Dóri: Our biggest goal is to get to the Olympics but of course there are smaller steps on the way – to skate clean in a competition or to get high levels for an element… For us it is also a big honour that at home we can work with Tibor Kovács, a famous former dancer who is now a choreographer. It is great that we have already made it to the level where he is willing to work with us.

What do you have to improve to make you dream about Sochi come true?

Balázs: I think we have to improve everything.
Dóri: We have to work on the presentation. As for the technical part, every couple is very good at that, so there is not that much room for improvement there. But we can be much better at presentation. Of course, it comes with age but it can be learned as well.

You often skate to movie soundtracks. Why?

Balázs: We like to portray a character on the ice. Up until now our free dances have been to movie soundtracks, except for one.
Dóri: We skated to the Pirates of the Caribbean, Mask, 1492 – Conquest of Paradise, musical Nine… In our short dance this year we use a mambo from Dirty Dancing.

Who are the skaters you admire?

Balázs: We love Meryl and Charlie but our favourites are Tessa and Scott.
Dóri: We like the two Shpilband’s teams so much.

Are there any difficulties with your training?

Dóri: Unfortunately it is quite expensive. This year we have to pay more for the ice as well. We have very few practices compared to others. We have one practice per day, but before the Euros we could train twice a day on ice. What we really miss are the complementary practices, like ballet. But there is money and time for it only in the summer.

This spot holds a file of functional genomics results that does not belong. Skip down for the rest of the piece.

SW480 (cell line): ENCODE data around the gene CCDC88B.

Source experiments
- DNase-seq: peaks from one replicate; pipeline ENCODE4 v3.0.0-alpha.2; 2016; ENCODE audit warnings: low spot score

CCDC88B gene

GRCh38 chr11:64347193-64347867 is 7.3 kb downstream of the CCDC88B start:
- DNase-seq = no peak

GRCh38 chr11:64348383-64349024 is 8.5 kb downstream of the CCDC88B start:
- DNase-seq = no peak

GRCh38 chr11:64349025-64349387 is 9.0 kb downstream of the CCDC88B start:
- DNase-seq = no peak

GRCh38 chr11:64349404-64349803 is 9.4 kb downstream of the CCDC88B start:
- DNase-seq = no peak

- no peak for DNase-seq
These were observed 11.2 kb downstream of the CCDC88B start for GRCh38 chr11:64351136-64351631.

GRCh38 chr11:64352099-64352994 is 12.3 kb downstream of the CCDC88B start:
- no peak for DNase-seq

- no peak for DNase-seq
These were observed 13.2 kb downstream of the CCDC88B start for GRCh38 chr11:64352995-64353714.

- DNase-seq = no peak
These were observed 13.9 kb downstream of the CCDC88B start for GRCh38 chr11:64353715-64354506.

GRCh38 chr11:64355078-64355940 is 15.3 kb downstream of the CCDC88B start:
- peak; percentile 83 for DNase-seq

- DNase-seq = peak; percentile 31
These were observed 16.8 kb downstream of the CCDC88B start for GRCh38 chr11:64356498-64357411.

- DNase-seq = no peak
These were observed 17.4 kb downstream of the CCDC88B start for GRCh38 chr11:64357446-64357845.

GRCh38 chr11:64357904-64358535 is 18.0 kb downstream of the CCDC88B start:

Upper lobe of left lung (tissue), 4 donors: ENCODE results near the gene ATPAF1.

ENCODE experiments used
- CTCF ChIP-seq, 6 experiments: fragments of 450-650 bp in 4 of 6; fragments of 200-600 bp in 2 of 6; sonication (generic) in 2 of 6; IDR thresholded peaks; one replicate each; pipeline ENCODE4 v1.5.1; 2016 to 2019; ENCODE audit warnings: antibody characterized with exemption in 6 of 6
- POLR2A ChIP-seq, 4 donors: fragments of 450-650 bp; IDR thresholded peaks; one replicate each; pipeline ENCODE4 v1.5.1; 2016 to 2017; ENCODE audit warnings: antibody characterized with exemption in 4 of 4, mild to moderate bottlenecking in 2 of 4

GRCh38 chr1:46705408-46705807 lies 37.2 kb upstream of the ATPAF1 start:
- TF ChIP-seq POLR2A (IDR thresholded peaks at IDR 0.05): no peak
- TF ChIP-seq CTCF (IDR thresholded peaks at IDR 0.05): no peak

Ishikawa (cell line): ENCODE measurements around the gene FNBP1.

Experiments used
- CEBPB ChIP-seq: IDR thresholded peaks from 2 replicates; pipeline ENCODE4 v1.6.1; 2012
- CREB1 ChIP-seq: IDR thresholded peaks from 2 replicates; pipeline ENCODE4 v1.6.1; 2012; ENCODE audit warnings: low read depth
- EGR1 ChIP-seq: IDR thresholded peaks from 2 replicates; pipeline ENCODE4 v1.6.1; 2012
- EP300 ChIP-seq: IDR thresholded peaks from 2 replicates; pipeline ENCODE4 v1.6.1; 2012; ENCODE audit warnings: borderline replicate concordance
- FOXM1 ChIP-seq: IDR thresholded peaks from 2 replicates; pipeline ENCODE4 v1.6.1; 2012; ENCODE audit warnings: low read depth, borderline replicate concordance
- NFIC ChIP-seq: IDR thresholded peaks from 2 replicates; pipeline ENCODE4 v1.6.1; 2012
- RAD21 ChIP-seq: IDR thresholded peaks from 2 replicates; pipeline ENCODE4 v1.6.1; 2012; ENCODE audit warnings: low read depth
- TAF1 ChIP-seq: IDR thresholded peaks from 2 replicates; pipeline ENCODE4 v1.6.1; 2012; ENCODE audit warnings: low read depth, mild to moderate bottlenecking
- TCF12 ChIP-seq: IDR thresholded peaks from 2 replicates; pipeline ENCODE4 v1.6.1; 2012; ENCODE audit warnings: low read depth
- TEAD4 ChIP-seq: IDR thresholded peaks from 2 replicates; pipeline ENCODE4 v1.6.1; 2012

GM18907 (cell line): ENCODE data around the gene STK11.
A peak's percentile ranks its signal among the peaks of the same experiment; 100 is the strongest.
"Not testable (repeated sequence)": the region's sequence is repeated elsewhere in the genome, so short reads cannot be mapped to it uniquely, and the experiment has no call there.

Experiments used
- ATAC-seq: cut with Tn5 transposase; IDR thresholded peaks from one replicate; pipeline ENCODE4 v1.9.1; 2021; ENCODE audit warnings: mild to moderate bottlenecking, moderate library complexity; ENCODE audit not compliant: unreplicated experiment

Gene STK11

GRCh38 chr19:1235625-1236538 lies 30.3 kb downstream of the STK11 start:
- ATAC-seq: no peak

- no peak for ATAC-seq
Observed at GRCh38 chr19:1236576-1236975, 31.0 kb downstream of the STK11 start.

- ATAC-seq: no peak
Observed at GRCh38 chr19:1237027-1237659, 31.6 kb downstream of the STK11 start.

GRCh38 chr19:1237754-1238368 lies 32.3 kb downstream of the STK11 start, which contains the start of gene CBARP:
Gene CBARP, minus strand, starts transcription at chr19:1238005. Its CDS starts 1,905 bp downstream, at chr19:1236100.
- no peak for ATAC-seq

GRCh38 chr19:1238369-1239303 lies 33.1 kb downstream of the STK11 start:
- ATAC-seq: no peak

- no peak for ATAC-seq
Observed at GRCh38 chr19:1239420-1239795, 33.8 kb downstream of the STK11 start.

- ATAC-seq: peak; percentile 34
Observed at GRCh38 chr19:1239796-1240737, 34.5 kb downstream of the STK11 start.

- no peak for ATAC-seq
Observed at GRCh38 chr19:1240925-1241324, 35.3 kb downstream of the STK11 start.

Do you receive some financial support from the Federation?

Dóri: Once a year we receive a certain amount from the Federation and our club pays our coach. We have to pay for the ice, which is quite expensive. There are two kinds of practices: we don’t have to pay for the practices of the national team but in case of club practices the price for ice is very high.

How much training would be ideal?

Dóri: Two on-ice and one off-ice practice every day. The off-ice training could be ballet one day and condition training the other day. Another problem is that our practices are scheduled late at night; we are on the ice till 11 p.m.

What about the injuries? Do you manage to avoid them?

Dóri: As the rules get stricter every year, we need to perform more acrobatic elements and it is also more dangerous. There are some minor injuries because of this. Right now my nose is broken. We had a fall and his leg hit my nose. But I was lucky because the bone wasn’t dislocated, so it can heal itself.